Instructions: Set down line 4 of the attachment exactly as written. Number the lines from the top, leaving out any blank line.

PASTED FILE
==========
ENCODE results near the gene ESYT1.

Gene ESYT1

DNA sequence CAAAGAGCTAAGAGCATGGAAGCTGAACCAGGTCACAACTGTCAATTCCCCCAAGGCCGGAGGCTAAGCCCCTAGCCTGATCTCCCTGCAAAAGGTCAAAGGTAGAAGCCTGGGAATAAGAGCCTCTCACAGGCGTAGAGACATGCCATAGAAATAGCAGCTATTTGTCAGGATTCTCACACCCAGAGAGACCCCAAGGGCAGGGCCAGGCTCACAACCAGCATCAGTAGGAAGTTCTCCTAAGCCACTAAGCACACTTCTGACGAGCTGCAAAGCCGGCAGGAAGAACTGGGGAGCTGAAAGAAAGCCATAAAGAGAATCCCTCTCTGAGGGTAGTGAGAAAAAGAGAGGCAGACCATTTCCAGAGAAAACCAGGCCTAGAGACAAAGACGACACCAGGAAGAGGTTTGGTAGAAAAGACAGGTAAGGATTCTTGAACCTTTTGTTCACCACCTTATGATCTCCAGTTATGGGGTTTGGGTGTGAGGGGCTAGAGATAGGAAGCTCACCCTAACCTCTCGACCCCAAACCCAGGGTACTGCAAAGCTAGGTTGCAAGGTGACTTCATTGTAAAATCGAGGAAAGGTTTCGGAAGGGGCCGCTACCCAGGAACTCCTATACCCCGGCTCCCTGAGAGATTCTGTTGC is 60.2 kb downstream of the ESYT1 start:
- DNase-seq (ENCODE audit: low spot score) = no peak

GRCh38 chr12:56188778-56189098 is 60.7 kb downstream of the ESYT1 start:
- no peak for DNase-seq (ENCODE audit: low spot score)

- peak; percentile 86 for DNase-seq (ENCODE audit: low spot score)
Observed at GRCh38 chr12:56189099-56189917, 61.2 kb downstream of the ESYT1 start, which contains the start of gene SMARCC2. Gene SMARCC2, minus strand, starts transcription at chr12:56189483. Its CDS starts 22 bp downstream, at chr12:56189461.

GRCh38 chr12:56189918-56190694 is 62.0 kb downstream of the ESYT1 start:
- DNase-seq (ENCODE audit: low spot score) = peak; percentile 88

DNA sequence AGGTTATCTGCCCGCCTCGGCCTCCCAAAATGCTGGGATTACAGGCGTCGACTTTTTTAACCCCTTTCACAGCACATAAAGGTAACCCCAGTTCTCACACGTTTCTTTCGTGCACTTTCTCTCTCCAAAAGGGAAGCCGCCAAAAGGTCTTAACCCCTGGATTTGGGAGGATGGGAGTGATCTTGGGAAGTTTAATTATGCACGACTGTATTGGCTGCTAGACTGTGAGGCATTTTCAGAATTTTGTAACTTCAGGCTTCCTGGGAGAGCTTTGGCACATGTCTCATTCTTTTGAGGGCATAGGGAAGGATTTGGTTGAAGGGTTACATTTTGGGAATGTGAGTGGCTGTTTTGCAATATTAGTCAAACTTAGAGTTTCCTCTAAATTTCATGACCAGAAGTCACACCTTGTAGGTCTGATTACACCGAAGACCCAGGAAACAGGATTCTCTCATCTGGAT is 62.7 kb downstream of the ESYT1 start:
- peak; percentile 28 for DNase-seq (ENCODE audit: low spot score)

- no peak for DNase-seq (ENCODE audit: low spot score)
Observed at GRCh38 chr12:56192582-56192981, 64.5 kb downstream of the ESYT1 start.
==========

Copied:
- DNase-seq (ENCODE audit: low spot score) = no peak